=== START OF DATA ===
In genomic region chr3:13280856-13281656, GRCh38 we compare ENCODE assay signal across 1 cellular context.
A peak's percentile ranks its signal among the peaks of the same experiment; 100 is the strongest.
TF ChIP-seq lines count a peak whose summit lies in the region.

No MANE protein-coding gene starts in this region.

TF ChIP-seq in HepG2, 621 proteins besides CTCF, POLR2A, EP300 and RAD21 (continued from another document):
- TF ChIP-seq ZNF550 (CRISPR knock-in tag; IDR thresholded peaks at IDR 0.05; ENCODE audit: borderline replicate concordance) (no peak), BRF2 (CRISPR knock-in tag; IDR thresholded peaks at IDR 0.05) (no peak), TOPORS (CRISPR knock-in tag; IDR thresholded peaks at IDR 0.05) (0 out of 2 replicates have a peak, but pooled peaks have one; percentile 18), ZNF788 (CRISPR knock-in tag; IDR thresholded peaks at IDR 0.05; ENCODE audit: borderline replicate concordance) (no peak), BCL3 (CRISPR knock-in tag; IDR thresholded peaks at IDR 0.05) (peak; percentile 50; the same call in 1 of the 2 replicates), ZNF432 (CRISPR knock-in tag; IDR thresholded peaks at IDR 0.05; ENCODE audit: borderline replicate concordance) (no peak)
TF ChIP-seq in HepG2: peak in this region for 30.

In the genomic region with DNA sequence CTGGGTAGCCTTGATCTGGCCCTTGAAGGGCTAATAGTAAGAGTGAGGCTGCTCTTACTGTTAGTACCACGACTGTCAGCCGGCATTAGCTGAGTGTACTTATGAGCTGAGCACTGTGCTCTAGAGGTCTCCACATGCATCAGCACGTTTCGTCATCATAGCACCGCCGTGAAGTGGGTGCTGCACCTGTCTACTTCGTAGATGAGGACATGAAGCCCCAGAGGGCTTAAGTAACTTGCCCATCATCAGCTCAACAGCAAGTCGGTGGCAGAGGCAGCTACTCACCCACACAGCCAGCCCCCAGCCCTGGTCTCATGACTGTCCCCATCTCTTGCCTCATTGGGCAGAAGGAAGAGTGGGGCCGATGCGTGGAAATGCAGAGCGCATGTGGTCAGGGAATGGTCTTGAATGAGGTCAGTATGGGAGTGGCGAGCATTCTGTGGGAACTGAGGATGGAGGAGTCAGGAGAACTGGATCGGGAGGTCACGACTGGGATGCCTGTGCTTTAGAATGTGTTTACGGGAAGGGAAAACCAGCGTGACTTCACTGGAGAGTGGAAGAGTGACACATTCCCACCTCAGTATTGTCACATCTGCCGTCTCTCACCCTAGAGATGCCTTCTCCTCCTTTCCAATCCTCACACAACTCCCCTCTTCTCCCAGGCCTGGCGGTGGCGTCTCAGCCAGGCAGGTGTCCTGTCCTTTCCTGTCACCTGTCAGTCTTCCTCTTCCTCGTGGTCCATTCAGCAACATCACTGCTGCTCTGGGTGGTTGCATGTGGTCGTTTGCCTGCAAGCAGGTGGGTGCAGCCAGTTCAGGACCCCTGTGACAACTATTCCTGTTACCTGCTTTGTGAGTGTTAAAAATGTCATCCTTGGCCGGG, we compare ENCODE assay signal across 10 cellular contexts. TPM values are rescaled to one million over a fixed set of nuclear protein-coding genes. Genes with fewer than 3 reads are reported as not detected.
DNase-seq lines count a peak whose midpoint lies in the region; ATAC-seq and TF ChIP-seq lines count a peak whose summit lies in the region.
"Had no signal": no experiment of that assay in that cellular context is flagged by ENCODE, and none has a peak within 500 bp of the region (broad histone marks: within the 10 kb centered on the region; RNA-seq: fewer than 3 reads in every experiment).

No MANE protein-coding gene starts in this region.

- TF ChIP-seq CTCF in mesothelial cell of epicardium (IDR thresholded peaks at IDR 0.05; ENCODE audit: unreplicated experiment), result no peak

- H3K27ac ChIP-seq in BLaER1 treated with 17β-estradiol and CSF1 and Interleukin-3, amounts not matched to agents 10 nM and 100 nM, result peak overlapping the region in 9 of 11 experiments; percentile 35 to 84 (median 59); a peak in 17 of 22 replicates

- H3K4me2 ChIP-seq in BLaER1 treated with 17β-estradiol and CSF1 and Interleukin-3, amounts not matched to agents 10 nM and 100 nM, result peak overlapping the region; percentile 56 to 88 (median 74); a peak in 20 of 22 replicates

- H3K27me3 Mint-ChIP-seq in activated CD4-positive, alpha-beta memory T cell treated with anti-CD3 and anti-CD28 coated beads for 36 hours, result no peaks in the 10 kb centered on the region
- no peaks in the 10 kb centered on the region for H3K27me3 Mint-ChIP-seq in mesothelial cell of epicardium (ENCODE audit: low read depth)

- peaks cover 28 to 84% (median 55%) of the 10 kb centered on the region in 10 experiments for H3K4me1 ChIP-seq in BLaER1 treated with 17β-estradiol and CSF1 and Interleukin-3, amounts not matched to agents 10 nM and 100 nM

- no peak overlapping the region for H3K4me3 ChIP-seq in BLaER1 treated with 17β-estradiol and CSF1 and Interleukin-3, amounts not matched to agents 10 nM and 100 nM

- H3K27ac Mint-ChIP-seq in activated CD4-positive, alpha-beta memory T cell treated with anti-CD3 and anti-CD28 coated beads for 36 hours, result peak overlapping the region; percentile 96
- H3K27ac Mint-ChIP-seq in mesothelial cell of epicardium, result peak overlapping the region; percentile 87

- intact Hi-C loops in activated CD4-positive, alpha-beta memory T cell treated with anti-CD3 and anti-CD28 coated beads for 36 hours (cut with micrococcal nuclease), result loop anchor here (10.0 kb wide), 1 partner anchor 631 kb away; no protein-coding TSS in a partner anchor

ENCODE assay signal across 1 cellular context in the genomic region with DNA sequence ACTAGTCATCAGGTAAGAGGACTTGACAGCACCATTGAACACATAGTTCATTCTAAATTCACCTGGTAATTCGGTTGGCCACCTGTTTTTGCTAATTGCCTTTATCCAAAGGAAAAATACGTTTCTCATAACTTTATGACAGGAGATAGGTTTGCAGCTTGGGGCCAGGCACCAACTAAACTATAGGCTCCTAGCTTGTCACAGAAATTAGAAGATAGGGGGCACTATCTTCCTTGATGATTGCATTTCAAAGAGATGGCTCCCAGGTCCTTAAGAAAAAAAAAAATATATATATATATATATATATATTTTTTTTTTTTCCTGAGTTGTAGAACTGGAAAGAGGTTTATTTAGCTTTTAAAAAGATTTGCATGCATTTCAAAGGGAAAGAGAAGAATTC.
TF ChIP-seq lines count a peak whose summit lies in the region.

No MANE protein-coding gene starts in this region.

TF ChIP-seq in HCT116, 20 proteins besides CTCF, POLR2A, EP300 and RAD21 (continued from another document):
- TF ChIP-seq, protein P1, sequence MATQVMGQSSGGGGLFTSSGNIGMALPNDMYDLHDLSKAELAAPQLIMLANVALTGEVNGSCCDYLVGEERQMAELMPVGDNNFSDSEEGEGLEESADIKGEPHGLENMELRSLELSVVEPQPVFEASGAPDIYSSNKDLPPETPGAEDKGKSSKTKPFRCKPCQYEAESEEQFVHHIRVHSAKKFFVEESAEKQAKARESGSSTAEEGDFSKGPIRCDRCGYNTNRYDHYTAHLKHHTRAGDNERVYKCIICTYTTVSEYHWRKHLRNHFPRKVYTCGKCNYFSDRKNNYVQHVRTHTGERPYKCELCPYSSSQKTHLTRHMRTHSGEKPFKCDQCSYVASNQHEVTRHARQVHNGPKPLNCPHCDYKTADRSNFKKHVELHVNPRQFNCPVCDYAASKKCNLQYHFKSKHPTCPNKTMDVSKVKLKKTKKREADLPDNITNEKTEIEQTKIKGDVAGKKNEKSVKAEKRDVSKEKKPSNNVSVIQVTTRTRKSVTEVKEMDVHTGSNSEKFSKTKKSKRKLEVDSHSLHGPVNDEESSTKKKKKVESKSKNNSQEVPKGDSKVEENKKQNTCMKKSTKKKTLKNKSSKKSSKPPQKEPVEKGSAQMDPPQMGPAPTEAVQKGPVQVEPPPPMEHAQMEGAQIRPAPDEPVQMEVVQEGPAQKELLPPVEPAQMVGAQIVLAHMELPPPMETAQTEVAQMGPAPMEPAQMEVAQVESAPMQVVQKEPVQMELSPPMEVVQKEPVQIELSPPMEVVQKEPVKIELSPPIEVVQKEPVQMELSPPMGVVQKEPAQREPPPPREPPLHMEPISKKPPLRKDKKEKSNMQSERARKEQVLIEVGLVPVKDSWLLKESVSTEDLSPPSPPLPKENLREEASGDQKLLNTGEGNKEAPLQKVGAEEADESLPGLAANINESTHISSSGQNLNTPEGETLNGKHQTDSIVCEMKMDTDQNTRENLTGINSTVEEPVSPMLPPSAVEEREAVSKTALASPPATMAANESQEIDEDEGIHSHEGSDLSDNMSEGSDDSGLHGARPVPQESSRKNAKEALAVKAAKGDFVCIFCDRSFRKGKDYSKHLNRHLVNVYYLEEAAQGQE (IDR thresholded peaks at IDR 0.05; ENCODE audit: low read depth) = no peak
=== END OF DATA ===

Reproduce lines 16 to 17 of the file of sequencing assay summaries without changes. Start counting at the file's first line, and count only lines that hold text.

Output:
- no peaks in the 10 kb centered on the region for H3K27me3 Mint-ChIP-seq in mesothelial cell of epicardium (ENCODE audit: low read depth)

- peaks cover 28 to 84% (median 55%) of the 10 kb centered on the region in 10 experiments for H3K4me1 ChIP-seq in BLaER1 treated with 17β-estradiol and CSF1 and Interleukin-3, amounts not matched to agents 10 nM and 100 nM